How do you count your collection? For example. If you have say for example, multiple copies of KISS-Destroyer on the following media; Vinyl, 8-Track, Cassette, CD, and digital format do you count that as five items or just 1 item?
I’ve never in my life considered this question! But that’s what makes Josh, Josh. But okay, I’ll entertain it: if I have to Kiss’ Destroyer, one on CD and one on vinyl, it’s counted twice.
When you collect certain bands, do you buy all of their stuff such as Live albums, EP’s, Compilations, box-sets etc?
Absolutely not! I’ve never been this kind of completist at all. Well, okay, I suppose in the old days I wanted every official release once. That is what I considered a complete collection for years, decades. Just every official studio album and every live album. Not even every greatest hits album. That never mattered.
How do you organize your collection if at all; by genre, Chronologically? Alphabetically?
A funny thing, ever since the beginning, or at some point, say 1980, on or something like that, the vinyl has always been broken up by metal and non-metal, and then alphabetized. The CDs are just one massive alphabetization. At one point, I got a little fed up with the CDs and made a dim attempt, and started a CD singles section, although I suppose. Also, I’ve always had a various artist section, and in the CDs, that was even broken out by normal compilations and tribute albums. But I actually went and took out all the hip-hop and put it in one place and took out all the country and put it in one place. But there is not much of that at all. There’s no way I’m going to split it up by metal and nonmetal. That would take days. And so yes, in the vinyl, I always had a various artists section at the end.
Do you insure your collection?
Yes and no. It’s kind of insured by having an exaggerated value put on my contents insurance here at the office. And I also have stated on my insurance stuff that there’s a lot of books and CDs and records and other collectibles in here. But I’ve never videotaped it, and gave them a tape or anything like that.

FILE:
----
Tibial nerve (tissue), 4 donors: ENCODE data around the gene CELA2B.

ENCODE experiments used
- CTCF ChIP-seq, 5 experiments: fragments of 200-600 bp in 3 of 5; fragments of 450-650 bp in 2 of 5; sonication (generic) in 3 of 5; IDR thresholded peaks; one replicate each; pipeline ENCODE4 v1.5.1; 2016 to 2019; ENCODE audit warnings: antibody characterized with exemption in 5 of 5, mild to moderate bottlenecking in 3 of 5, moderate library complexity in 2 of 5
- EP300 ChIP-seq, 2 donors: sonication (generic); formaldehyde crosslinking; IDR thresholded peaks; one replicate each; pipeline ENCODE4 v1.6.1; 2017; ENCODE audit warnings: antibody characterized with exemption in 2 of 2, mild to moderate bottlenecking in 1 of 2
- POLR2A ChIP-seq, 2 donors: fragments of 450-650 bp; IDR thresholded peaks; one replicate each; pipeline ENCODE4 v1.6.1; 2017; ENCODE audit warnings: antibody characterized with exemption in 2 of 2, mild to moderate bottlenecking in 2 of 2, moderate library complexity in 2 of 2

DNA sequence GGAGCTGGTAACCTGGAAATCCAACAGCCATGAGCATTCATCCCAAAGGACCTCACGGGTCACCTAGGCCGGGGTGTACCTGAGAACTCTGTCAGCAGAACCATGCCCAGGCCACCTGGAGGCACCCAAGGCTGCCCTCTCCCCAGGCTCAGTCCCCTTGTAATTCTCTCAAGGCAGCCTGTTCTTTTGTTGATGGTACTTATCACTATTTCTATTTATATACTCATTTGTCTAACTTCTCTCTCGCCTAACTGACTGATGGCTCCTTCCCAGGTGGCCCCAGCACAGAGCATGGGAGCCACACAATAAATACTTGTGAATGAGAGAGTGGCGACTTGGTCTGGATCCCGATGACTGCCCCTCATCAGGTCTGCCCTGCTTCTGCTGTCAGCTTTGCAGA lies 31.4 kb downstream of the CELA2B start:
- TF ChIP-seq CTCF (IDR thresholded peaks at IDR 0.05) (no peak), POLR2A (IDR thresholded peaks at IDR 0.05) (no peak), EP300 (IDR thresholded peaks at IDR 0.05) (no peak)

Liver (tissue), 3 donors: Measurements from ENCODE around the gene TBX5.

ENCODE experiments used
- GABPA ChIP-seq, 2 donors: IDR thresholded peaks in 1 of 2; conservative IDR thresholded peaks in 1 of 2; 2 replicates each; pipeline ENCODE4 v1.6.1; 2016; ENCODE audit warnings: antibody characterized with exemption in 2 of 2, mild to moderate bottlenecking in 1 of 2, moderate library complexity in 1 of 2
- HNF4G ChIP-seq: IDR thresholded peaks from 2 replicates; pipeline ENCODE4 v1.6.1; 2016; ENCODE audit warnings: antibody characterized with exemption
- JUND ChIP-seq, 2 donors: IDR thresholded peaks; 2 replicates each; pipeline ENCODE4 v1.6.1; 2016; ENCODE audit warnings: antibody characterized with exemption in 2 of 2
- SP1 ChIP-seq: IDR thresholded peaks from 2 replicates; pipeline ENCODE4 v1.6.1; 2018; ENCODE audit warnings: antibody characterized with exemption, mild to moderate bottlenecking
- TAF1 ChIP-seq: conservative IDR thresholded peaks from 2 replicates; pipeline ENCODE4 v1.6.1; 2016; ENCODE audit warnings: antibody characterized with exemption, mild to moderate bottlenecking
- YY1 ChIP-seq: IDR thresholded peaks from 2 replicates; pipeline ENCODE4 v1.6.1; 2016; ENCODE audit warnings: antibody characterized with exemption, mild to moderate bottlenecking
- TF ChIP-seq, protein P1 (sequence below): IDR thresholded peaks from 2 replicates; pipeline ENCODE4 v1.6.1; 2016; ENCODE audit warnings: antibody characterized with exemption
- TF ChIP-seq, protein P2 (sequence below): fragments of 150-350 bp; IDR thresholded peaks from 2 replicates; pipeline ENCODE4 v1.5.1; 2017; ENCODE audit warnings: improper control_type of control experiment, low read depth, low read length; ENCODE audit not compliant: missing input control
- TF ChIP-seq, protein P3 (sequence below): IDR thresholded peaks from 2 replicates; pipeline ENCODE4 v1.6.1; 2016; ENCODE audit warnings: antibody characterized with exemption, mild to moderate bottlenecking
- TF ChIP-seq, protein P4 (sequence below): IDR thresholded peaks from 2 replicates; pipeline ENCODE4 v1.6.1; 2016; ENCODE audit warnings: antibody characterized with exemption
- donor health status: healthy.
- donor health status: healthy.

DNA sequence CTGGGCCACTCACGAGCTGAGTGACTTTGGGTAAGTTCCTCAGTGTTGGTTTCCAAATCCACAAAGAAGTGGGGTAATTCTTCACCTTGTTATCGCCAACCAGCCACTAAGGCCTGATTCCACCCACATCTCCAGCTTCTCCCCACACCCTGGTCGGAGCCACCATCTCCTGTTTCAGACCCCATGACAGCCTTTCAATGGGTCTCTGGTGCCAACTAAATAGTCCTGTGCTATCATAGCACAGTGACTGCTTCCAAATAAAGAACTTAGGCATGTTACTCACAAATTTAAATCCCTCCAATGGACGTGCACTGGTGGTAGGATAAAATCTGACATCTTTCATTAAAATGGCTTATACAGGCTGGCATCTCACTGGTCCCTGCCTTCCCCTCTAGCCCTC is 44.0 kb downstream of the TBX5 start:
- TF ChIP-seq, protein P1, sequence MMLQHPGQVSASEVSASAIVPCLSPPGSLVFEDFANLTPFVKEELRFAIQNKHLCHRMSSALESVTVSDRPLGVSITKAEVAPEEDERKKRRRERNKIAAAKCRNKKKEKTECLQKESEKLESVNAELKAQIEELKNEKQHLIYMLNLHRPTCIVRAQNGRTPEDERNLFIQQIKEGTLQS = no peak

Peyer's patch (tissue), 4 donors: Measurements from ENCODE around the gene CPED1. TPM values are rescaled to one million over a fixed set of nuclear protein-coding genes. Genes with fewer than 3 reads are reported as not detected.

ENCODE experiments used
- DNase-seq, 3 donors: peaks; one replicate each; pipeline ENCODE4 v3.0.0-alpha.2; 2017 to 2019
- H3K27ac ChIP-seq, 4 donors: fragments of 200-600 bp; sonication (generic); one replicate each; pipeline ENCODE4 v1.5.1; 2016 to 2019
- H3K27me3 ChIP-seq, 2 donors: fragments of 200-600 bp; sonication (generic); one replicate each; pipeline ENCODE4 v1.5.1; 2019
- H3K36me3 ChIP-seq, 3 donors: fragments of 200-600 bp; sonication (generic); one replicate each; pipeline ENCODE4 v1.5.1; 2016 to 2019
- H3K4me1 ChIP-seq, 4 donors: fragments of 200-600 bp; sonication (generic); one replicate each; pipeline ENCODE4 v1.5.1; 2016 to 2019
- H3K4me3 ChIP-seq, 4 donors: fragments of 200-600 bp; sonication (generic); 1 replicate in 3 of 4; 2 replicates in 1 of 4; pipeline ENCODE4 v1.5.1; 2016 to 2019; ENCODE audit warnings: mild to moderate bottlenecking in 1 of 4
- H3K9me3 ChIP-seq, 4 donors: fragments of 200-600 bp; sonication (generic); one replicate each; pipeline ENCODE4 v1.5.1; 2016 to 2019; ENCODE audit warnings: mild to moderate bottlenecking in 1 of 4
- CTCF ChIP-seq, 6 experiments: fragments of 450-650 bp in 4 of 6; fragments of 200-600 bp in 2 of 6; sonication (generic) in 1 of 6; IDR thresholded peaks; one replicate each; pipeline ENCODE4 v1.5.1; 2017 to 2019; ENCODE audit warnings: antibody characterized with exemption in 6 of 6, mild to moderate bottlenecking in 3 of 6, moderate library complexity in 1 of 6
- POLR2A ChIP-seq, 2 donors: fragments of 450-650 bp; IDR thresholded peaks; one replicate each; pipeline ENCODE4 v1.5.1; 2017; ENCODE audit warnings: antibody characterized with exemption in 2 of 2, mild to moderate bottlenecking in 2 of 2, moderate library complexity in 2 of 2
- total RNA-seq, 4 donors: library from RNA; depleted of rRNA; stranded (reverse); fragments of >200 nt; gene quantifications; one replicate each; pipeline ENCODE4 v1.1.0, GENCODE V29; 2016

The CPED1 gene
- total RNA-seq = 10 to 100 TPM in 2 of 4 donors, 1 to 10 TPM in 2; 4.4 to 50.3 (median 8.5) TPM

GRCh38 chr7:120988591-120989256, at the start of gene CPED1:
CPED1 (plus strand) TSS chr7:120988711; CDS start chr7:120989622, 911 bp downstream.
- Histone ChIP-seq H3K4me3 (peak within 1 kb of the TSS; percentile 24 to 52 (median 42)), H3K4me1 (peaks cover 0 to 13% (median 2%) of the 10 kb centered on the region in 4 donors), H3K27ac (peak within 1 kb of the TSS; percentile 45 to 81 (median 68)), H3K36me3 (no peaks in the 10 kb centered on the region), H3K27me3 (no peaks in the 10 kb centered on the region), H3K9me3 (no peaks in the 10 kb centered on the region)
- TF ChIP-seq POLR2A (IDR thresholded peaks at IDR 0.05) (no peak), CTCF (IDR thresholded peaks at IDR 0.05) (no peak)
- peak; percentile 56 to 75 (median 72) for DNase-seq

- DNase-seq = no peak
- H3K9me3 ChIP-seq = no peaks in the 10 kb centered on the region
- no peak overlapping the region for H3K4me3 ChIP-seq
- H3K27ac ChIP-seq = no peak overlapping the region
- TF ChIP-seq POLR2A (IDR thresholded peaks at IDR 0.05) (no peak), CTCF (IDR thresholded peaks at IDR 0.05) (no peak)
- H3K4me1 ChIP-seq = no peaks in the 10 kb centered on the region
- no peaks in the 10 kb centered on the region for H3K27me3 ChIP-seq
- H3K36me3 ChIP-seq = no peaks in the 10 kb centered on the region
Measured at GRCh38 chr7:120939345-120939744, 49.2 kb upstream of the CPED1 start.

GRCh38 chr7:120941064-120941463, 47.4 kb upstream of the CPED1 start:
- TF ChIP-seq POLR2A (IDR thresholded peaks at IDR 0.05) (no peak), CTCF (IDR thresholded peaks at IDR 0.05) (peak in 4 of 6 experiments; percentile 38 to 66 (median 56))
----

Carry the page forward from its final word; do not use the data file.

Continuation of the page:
How do you store your collection?
Just in the usual racks. No interesting answer to give you here. I do have a couple cool little ledges all around the office where I’ve got some of my signed LPs and even backstage passes. Long story, I have about 1000 backstage passes, which I took in payment for writing a backstage pass art book.
What is your preferred genre(s)? Do you have a genre break down of your collection? For example 15% Death Metal, 25% Black Metal etc?
No, no interesting answer for you here. Just really no jazz or rock or hip-hop or classical to speak of. It’s just basically 97% rock music of various sorts. But sure, I’d say 40% of it is heavy metal.
Do you sell and trade or strictly buy?
I definitely sell to buddies who come by, and a couple of friends who have record stores, but that’s it. And in the old days, I did sell online, but I don’t have anything catalogued and up-to-date properly anymore. But no, I’m not a buyer and seller. I don’t go to record stores anymore, and I rarely go to the record shows. But I have gone in record shows and taken records along with my books. I’ll probably do this again soon.
What is your preferred format?